"When I grow up I want to work for myself so that I can be with my family," my Nana claims those were the words of my seven-year-old self. Who knew I was setting an intention configured to play out 19 years down the line, a powerful one at that. I don't recall saying those words, but I do remember my mom working a lot and me being with my nana a good chunk of the time. Emphasis on working a lot, so my seven-year-old self must've been missing her momma something terrible. Aside from my elementary school entangled feelings of "I miss my mom," I am not surprised I made that statement. I come from a line of entrepreneurs who, now that I am looking back set the tone for my entrepreneurial spirit. My Nana owned a daycare for years, my mom worked a 9 to 5 but also had side hustles. She made cheesecakes and jewelry. I have distinct memories of my mom being crafty and extremely creative when I was growing up. She was amazing with her hands, and I recall being smitten over her stunning penmanship. There was this one time, it was late, she was baking cheesecakes for a customer and she let me help her place the chocolate leaves onto the top of the marble designed pastry. It was a dream for me! I was enamored my mom's ability to make things, and her happiness while doing it. My grandfather still has a successful insurance business and was the person to give me my very first job. I had to file; I hated filing. I can hear him in my ear now, saying, "if you want something you have to work for it. And you have to work hard, you have to do things right the first time. No one is going to hand you shit, sweetheart." Those words stuck; I carry them with me.
People ask me all the time how I got to where I am and how I am sustaining my place in the world of self-employment. All I can say is that I got here by setting fear aside and taking a risk. A huge risk. I will be 26 at the end of this month, it wasn't too long ago that I quit my job working in the non-profit world, to do what I love full time. I left the 8-hour work day grind two years ago. When I transitioned out it was time! I had had enough and my passion for what I enjoyed doing took over. Like my mom, I always had a side craft (or 4). I truly think that creative urge came from watching her do what she had to do while still trying to dabble in what she loved to do. I followed those footsteps never thinking that doing what I love for a living was an option. I mean, of course, it wasn't. Right? How could I make a living off of making jewelry, creating body care items and writing? How the hell would I make, what seemed to be hobbies, a sustainable brand? Courage, my friends, courage. Oh, and preparation and self-trust and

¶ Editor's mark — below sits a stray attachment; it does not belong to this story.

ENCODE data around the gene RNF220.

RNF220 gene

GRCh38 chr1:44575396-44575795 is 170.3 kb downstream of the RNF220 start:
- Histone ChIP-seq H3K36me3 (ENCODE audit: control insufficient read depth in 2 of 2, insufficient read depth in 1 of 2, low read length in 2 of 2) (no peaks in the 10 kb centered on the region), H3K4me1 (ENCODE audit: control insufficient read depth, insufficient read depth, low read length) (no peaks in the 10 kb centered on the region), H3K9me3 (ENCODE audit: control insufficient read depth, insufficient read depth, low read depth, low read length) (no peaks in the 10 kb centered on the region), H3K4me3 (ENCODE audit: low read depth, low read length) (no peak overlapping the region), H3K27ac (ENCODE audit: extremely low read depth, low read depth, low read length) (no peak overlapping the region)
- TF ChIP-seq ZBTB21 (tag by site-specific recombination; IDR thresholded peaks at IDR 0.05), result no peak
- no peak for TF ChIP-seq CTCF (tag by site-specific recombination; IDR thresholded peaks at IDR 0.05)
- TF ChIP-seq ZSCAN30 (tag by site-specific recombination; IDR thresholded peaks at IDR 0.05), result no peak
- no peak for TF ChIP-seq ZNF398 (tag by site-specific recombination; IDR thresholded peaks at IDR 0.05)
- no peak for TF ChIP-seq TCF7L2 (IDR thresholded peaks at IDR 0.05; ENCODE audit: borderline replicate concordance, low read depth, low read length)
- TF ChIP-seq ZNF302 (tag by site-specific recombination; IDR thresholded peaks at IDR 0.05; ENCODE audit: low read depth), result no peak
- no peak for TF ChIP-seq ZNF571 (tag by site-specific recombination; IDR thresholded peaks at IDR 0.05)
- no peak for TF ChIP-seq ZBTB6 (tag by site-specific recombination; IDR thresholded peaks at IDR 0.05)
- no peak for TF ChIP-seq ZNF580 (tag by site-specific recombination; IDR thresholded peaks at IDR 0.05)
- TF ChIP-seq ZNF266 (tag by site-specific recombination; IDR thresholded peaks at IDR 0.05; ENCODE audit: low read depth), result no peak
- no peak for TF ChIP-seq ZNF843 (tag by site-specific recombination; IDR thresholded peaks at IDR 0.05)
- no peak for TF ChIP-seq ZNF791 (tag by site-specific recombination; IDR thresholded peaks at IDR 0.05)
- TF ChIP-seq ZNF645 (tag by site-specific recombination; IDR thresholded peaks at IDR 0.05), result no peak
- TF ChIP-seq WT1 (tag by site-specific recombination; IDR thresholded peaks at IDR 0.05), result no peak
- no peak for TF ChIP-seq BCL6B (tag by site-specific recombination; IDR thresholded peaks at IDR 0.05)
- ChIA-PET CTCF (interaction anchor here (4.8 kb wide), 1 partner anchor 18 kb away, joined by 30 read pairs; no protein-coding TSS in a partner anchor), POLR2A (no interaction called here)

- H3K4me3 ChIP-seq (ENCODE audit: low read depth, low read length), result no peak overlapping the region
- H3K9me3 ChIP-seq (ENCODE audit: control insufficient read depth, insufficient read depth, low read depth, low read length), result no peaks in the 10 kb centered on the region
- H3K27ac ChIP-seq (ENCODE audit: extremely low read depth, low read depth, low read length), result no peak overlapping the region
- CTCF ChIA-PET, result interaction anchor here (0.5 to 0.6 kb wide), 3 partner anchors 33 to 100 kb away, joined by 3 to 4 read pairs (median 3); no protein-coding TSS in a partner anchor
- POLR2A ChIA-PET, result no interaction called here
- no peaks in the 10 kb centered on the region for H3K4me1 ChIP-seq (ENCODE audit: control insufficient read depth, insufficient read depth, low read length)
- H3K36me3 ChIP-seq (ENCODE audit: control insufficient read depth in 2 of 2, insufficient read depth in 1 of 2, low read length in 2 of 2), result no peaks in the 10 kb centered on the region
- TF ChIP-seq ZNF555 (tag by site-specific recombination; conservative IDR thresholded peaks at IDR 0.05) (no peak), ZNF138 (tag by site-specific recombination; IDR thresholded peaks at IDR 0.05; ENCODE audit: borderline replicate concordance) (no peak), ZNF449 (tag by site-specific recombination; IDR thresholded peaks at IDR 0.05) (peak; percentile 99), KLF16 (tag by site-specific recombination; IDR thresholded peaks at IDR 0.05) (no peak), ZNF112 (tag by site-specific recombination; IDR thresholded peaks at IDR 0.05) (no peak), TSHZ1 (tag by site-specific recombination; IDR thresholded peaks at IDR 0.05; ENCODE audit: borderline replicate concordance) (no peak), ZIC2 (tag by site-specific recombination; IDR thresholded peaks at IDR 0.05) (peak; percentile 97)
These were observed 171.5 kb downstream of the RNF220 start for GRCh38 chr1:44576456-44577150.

passion. Lots of passion.
"You're a low budget employee! You're not really needed here." Those were the words of a former boss. Mind you, I had just gotten a raise and promotion after trying to put in my letter of resignation. I felt swindled back into the job I wanted to leave because of fear, comfort and self-doubt. I didn't walk away until after I was "reminded" that I was disposable and unworthy. That was it for me! My first book had been published and was doing amazing; my jewelry line had taken off beautifully and I had other projects I knew I wanted to bring to life. That job was holding me back, but God stepped in and pushed me forward. I also knew I had to give myself a chance. So, I quit. On the spot. There was no room for begging me to stay again, for apologies or anything. I left, after getting a promotion a week prior, after being offered "more money," I left and never looked back.
When I tell you opportunities started pouring in left and right! I was amazed at what a change in space and energy could do for my well-being. Upon leaving my job, I was booked for my first BIG college speaking engagement. It was then that I realized I made the best choice for me and my family. Timing was perfect! My baby girl was set to start kindergarten that following week and I was going to be able to be home with her! Not commuting to DC and working around people who hated their jobs and were unfulfilled in life. I was going to be able to build my brand, write my books and live my life the way I wanted with no time constraints or worries. But what was most important for me was the opportunity to build my brand and bring my dreams to fruition, not someone else's.
I say this all to say, we are in charge of our journey, successes, and happiness. It took me five long years to muster up the courage not to work for some else. I planned for it. I saved for it. I asked questions and believed that I was able. No matter how many people were in my ear judging, deterring, doubting, etc. I chose my happiness for myself and family.
Fast forward to today, my daughter is headed to 2nd grade. My brand is flourishing, my third book is on the horizon, I am touring, creating and hosting retreats. My family sees me, my tribe is prepared for a new journey and life is happy. Bills are paid, rent is made, money is saved, and it's all from hard work and the love I have for my craft.
In the words of my Poppy, "No one is gonna hand you shit, sweetheart. If you want something you have to work for it."